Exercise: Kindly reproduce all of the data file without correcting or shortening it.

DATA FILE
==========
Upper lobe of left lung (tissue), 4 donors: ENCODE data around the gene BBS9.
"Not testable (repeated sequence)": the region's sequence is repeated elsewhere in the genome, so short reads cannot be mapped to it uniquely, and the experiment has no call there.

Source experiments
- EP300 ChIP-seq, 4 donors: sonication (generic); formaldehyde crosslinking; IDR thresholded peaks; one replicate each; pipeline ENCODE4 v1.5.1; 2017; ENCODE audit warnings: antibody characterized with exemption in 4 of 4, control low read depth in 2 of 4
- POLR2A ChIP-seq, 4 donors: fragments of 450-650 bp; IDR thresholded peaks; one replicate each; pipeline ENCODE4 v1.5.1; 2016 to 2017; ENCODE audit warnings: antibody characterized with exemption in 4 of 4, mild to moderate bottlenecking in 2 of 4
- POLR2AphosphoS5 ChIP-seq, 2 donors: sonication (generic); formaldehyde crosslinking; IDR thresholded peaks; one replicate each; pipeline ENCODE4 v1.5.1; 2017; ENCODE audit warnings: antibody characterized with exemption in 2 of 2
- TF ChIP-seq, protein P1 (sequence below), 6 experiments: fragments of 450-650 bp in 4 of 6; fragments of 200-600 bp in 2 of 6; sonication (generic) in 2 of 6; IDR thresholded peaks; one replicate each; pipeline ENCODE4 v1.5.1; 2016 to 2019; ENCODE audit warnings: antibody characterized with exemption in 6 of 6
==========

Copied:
Upper lobe of left lung (tissue), 4 donors: ENCODE data around the gene BBS9.
"Not testable (repeated sequence)": the region's sequence is repeated elsewhere in the genome, so short reads cannot be mapped to it uniquely, and the experiment has no call there.

Source experiments
- EP300 ChIP-seq, 4 donors: sonication (generic); formaldehyde crosslinking; IDR thresholded peaks; one replicate each; pipeline ENCODE4 v1.5.1; 2017; ENCODE audit warnings: antibody characterized with exemption in 4 of 4, control low read depth in 2 of 4
- POLR2A ChIP-seq, 4 donors: fragments of 450-650 bp; IDR thresholded peaks; one replicate each; pipeline ENCODE4 v1.5.1; 2016 to 2017; ENCODE audit warnings: antibody characterized with exemption in 4 of 4, mild to moderate bottlenecking in 2 of 4
- POLR2AphosphoS5 ChIP-seq, 2 donors: sonication (generic); formaldehyde crosslinking; IDR thresholded peaks; one replicate each; pipeline ENCODE4 v1.5.1; 2017; ENCODE audit warnings: antibody characterized with exemption in 2 of 2
- TF ChIP-seq, protein P1 (sequence below), 6 experiments: fragments of 450-650 bp in 4 of 6; fragments of 200-600 bp in 2 of 6; sonication (generic) in 2 of 6; IDR thresholded peaks; one replicate each; pipeline ENCODE4 v1.5.1; 2016 to 2019; ENCODE audit warnings: antibody characterized with exemption in 6 of 6